New Research on Fight of the Navigators; Stereotypes between Sexes Is Examined

Article excerpt

Byline: Neil McKay

REMINDING men of the stereotype that they are better navigators than women can actually improve their performance, according to Durham University research.

The findings from Dr Harriet Rosenthal, of the university's Psychology Department, have been published in the USA and follow experiments involving 80 undergraduates, 40 of each gender playing a video game.

Studies have found while men are better than women, on average, at using geometric cues to navigate, the genders are equally good at finding a destination when using landmarks.

But reinforcing the stereotype that men are better navigators made men better at both.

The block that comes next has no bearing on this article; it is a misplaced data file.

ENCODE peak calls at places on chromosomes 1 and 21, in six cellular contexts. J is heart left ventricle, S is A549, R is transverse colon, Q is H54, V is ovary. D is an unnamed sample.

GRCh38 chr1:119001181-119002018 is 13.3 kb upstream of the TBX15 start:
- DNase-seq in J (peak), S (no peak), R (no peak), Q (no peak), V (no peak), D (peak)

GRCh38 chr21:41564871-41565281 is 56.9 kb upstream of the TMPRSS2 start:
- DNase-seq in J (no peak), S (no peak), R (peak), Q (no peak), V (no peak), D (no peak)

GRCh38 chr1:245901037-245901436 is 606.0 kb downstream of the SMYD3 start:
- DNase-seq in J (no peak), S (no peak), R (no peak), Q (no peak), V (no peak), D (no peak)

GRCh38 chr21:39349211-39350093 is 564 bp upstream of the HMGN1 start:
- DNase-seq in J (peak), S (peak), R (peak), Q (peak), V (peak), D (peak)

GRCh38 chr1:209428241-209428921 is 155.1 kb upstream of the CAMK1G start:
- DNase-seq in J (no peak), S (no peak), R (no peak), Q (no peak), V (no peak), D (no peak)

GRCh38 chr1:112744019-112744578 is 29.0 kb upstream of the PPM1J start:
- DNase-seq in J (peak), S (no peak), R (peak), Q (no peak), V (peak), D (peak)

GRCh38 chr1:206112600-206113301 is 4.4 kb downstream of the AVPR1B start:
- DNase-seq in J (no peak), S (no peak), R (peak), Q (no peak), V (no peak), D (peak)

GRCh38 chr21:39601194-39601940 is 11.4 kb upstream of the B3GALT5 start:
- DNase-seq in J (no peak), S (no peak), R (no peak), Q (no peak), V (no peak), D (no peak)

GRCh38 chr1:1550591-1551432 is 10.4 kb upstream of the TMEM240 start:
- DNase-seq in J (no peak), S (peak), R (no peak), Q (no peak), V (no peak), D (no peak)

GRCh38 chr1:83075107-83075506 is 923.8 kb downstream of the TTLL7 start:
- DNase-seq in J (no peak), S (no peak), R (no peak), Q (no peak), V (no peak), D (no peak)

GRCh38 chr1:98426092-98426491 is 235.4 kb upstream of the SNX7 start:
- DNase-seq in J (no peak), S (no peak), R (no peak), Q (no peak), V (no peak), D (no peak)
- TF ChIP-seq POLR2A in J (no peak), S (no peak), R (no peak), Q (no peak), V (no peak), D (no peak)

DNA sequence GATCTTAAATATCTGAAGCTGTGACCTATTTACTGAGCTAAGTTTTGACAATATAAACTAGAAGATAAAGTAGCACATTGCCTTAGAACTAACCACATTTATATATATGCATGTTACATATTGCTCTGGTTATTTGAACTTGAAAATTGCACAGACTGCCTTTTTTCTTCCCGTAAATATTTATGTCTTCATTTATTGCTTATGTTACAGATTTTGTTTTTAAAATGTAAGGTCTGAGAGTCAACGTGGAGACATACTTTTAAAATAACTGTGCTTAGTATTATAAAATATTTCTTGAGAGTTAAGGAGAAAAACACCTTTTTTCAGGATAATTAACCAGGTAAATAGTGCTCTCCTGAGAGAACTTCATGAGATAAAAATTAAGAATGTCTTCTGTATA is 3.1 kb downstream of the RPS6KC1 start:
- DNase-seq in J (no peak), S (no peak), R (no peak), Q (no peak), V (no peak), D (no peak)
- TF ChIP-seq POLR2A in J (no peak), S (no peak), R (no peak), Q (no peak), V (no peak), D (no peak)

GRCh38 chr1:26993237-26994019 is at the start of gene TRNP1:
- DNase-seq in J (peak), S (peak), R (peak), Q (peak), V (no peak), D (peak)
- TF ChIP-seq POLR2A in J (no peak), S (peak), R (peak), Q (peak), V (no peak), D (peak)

Dr Rosenthal said: "Even when no actual gender differences exist, this general stereotype can improve performance."

She added: "Scientists have long known that stereotypes can change the way people handle tasks. Being reminded of a negative stereotype - say, girls are bad at maths - can make the stereotyped group choke under pressure, a process called stereotype threat.

"On the flip side, stereotype lift occurs when a person is reminded that their demographic is supposed to be good at a particular task."

Navigation stereotypes were ideal for studying stereotype, Dr Rosenthal said, because the clich that men are better at directions than women doesn't take into account the sort of directions given.

Thus, researchers could look at how the stereotype affected both landmark navigation, which doesn't show any true gender differences, and geometric navigation, which does. …


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